Forty-nine participants were right-handed, and 3 (1 combat-exposed with PTSD; 2 combat-exposed without PTSD) were left-handed. None of the participants reported a history of major head injury involving loss of consciousness for more than ten minutes, tumor, epilepsy, cerebrovascular accident, or other neurological disorder.
According to the Structured Clinical Interview for DSM-IV (38), participants in the combat-exposed group with PTSD met criteria for the following current comorbid diagnoses: major depression (n=4), dysthymia (n=2), panic disorder (n=3), social phobia (n=1), specific phobia (n=2), and cannabis dependence (n=1). Combat-unexposed co-twins of the PTSD group met criteria for the following current diagnoses: major depression (n=1), bipolar disorder (n=1), specific phobia (n=3), panic disorder (n=1), alcohol dependence (n=1), and civilian-related PTSD (n=1). Analyses were conducted both with and without the latter participant and his co-twin. Combat-exposed veterans who never had PTSD met criteria for current dysthymia (n=1) and specific phobia (n=1), and two of their combat-unexposed co-twins met criteria for current dysthymia.
Eight participants were taking antidepressants at the time of study: combat-exposed participants with PTSD (n=3) and their unexposed co-twins (n=1); combat-exposed participants without PTSD (n=1) and their unexposed co-twins (n=3). Six participants were taking other types of medications. In the combat-exposed group with PTSD: benzodiazepine (n=1) antipsychotic (n=1), sympatholytic (n=1), and opiate (n=2). One co-twin of a combat-exposed participant without PTSD was taking a sympatholytic.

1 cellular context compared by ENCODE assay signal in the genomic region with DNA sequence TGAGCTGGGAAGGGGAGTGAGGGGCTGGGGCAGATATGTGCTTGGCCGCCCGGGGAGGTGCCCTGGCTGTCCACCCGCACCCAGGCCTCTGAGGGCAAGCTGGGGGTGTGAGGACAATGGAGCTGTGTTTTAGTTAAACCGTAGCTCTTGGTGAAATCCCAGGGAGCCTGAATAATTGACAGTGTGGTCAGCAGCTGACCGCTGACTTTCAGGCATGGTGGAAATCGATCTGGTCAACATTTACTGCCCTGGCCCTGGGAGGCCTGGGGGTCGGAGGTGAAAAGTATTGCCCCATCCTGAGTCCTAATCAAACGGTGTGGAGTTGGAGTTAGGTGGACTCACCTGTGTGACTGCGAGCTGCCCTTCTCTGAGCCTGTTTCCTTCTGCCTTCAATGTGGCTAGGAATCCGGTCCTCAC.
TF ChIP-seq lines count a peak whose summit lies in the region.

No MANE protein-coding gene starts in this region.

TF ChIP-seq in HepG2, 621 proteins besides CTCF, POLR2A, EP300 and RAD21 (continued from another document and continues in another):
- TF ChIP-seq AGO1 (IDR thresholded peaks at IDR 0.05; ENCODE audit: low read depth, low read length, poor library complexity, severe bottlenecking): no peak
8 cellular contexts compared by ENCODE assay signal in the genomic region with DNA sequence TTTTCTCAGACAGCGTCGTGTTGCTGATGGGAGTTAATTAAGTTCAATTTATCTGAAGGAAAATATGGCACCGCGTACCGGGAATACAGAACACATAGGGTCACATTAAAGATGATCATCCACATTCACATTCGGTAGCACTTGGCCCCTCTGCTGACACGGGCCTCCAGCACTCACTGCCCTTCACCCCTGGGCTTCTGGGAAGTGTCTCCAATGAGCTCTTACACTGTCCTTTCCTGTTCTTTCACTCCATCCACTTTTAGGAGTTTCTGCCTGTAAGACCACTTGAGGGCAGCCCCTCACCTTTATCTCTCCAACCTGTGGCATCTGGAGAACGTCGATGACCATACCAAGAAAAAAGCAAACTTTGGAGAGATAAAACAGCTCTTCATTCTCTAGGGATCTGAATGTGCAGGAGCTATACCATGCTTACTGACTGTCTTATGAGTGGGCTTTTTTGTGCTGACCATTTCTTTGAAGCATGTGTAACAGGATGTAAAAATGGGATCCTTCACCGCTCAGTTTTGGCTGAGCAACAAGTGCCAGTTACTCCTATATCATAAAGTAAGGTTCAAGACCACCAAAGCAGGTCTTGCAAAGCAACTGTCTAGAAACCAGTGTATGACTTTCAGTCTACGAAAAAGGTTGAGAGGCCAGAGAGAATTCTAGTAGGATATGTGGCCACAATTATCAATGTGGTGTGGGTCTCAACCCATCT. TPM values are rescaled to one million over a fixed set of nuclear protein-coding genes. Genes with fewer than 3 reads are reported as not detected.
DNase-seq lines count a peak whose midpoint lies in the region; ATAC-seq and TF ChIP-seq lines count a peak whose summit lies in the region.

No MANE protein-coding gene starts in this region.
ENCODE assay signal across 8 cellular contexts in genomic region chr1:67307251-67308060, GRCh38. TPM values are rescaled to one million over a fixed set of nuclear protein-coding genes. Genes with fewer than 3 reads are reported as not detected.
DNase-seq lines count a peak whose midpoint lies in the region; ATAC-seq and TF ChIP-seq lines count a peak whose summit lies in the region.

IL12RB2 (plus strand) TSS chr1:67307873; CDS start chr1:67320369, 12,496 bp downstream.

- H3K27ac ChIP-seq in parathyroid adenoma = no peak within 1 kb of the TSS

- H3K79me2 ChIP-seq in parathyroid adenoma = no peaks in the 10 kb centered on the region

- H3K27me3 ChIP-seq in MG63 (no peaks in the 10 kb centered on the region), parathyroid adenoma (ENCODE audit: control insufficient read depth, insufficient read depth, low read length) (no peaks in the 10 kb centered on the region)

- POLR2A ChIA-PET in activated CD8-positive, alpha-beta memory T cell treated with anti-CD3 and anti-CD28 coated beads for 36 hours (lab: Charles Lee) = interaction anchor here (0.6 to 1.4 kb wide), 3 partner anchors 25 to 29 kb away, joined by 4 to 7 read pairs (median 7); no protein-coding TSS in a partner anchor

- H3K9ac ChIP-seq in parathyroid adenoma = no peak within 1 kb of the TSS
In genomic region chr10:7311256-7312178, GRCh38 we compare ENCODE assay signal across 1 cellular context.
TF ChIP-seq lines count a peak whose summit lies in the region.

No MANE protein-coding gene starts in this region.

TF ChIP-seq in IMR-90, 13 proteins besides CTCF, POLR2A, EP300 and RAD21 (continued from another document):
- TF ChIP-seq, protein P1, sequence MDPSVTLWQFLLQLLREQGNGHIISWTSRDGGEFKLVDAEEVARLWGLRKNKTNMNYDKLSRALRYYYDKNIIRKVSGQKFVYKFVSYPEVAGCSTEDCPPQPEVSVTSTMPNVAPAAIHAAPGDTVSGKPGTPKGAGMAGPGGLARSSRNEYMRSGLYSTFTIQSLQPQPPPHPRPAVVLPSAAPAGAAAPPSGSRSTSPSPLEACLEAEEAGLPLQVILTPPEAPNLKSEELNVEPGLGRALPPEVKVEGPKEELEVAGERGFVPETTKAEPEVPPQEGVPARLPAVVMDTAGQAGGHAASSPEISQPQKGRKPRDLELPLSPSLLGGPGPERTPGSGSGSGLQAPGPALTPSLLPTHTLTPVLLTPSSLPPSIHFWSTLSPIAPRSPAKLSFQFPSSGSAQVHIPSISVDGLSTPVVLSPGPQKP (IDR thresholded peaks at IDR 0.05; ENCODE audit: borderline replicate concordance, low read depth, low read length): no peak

Participants completed the Beck Depression Inventory (BDI) (39), the Michigan Alcohol Screening Test (MAST) (40), the Childhood Trauma Questionnaire (CTQ) (41), and a measure of the severity of combat exposure (42). (See Table 1.)
In the Multi-Source Interference Task (31), participants viewed sets of three numbers or letters on a computer screen projected into the magnet via a tilted mirror. They were told that one number would always be different from the other two items. Participants were asked to report via button-press the identity of the number that was different from the others, respond as quickly as possible while minimizing errors, and complete 48 practice trials before beginning the experiment.